- BC Games
How about a big Langley Wok?
The 50th annual Langley Walk is coming up Sunday, May 6. The 50th year of any event is special, but what a tribute to the parks and recreation folks of the City and Township of Langley for keeping this event alive all these years.
The Walk is not always an easy sell. As some have said, ‘It’s not sexy, it doesn’t raise funds for any project, it doesn’t raise awareness for any disease, nor does it attract international attention.” What it does do is encourage families to get off the couch and get some exercise.
That hasn’t changed since Township Parks and Recreation director Pete Swensson came up with the idea 50 years ago. A few other things have changed and some of them are easier to accept than others.
I can recall those long 18 and 20-mile walks years ago. We didn’t prepare for weeks or do warm-ups at the start, we just started walking. We didn’t have expensive name brand shoes, just our PE runners that developed blisters on our feet after the first five miles. We didn’t lather on sunscreen, we just put up with the blisters that developed on our shoulders after the first five miles.
There were no garbage cans along the route and when we finished with our brown paper bags and pop bottles we just tossed them in the bush. We ate hamburgers and hot dogs at the start and the finish and we went home happy.
This year our planning committee decided early that the 50th Langley Walk would reflect our new age thinking. It would be ‘Healthy and Green.’ The committee, a group of passionate and dedicated folks, all agreed and we set about planning the event.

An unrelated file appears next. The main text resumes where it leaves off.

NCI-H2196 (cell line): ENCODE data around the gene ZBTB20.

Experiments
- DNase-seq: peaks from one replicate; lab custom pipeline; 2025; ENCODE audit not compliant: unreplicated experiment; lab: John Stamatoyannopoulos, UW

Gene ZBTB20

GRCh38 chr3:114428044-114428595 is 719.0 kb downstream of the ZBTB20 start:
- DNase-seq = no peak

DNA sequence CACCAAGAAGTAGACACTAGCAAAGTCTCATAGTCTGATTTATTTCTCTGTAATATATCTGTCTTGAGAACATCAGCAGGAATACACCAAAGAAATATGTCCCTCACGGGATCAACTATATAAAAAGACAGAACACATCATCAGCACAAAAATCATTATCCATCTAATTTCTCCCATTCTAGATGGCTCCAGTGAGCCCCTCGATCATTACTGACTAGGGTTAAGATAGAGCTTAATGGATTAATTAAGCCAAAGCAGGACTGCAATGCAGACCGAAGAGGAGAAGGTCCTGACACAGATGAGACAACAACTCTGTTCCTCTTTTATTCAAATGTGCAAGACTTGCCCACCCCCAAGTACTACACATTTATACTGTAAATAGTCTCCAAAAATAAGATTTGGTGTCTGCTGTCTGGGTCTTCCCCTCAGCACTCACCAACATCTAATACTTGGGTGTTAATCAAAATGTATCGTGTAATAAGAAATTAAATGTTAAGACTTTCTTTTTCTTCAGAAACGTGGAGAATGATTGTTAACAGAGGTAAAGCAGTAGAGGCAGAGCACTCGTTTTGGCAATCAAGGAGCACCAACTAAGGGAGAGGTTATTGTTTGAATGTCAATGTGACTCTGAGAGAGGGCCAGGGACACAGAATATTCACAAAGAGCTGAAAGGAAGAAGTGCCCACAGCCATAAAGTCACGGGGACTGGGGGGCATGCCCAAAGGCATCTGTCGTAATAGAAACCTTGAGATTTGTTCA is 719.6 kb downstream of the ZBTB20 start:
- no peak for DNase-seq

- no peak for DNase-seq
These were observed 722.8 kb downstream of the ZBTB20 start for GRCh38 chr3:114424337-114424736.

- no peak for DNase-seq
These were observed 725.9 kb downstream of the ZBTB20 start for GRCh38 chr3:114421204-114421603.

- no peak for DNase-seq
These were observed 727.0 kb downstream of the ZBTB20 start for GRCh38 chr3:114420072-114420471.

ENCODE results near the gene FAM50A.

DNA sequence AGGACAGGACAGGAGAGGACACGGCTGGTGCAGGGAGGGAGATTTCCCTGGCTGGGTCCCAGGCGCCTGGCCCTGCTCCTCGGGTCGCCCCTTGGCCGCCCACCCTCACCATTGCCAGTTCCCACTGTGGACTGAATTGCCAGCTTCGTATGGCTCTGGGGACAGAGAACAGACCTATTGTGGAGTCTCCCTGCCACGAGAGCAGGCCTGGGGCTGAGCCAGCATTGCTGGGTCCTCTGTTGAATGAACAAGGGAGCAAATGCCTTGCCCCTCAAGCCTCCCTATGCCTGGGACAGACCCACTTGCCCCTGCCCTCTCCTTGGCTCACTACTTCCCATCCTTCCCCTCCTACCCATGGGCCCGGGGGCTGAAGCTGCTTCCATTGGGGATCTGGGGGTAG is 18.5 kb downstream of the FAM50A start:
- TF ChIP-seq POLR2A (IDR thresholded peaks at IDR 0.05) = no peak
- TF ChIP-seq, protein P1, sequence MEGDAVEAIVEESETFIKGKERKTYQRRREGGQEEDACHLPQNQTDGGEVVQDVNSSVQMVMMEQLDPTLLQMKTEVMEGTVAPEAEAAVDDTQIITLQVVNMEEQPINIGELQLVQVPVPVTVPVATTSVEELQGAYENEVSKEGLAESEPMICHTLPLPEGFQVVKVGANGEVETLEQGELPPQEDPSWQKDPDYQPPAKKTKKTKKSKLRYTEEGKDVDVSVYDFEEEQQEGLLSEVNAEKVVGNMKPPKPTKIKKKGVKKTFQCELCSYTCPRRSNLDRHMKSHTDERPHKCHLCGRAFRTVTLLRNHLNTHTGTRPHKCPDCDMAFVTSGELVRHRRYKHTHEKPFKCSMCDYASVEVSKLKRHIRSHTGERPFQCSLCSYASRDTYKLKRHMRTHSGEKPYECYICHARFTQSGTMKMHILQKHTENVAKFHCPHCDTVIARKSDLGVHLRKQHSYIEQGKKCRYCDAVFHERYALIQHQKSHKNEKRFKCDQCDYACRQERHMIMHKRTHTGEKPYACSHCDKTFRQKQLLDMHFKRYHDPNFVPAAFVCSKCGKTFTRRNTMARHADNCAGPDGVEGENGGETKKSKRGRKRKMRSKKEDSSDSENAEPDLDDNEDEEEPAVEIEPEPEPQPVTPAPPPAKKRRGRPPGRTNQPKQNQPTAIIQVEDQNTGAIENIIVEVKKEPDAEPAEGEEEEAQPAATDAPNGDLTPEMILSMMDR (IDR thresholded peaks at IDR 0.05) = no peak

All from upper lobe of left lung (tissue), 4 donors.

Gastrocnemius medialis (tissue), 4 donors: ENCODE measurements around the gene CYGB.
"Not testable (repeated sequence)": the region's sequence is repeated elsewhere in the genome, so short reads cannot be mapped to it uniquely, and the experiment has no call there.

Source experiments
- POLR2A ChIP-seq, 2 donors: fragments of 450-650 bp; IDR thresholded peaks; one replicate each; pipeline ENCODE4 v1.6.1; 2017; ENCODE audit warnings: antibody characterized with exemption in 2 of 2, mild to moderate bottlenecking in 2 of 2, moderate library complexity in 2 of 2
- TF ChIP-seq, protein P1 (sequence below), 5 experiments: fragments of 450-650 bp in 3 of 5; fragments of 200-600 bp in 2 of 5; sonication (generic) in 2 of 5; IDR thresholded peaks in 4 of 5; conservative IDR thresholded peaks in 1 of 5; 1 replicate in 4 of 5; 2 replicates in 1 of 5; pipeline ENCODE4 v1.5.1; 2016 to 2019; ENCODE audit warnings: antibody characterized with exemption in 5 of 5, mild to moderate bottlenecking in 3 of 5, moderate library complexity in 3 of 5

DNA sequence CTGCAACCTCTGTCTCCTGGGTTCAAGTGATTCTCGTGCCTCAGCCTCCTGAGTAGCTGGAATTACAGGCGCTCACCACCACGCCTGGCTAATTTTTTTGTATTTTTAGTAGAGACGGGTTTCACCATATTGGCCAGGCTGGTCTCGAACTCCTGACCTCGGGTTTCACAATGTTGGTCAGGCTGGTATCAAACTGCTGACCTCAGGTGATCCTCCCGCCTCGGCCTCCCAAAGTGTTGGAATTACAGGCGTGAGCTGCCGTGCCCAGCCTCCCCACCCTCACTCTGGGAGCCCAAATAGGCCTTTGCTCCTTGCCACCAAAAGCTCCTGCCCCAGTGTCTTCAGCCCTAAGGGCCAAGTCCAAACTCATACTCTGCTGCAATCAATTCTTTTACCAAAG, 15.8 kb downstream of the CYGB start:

Change is good, change is important, but you go first. As we planned the menu, we left out the burgers and dogs for veggie wraps. Some suggested adding chili but then what to do with the Styrofoam bowls and plastic forks? Someone also suggested that if we added chili, it would have to be renamed the Langley Walk and Runs.
Sponsors offered sugar-laden drinks or coupons for fast food outlets. ‘Great,’ some of us said. But we were reminded we had committed to a healthy walk. Should we turn them down, were we going to ‘Walk the Langley Walk or just Talk the Langley Walk?’ Change is always easy when it doesn’t directly affect you.
We see this every day in society. We are warned about the air, the water, the forests, the endangered species and we hope somebody is looking after all that. What if it’s you and me that are supposed to be looking after all that? What if setting up recycling bins along the route is going to set an example, educate and enlighten? Saying we wanted to be healthy and green raised a lot of debate, and a lot of people had to examine their priorities.
In the end, a positive compromise was reached and people will have the information and the choice and it will be a healthy, green event. It’s all about small steps and little victories and we move ahead that way. I can only imagine what the 100th Langley walk will look like.
I hope I can still persuade the committee to have a big pan of frying onions there, just for the smell. Or maybe in a wok, a big Langley Wok. At least that’s what McGregor says.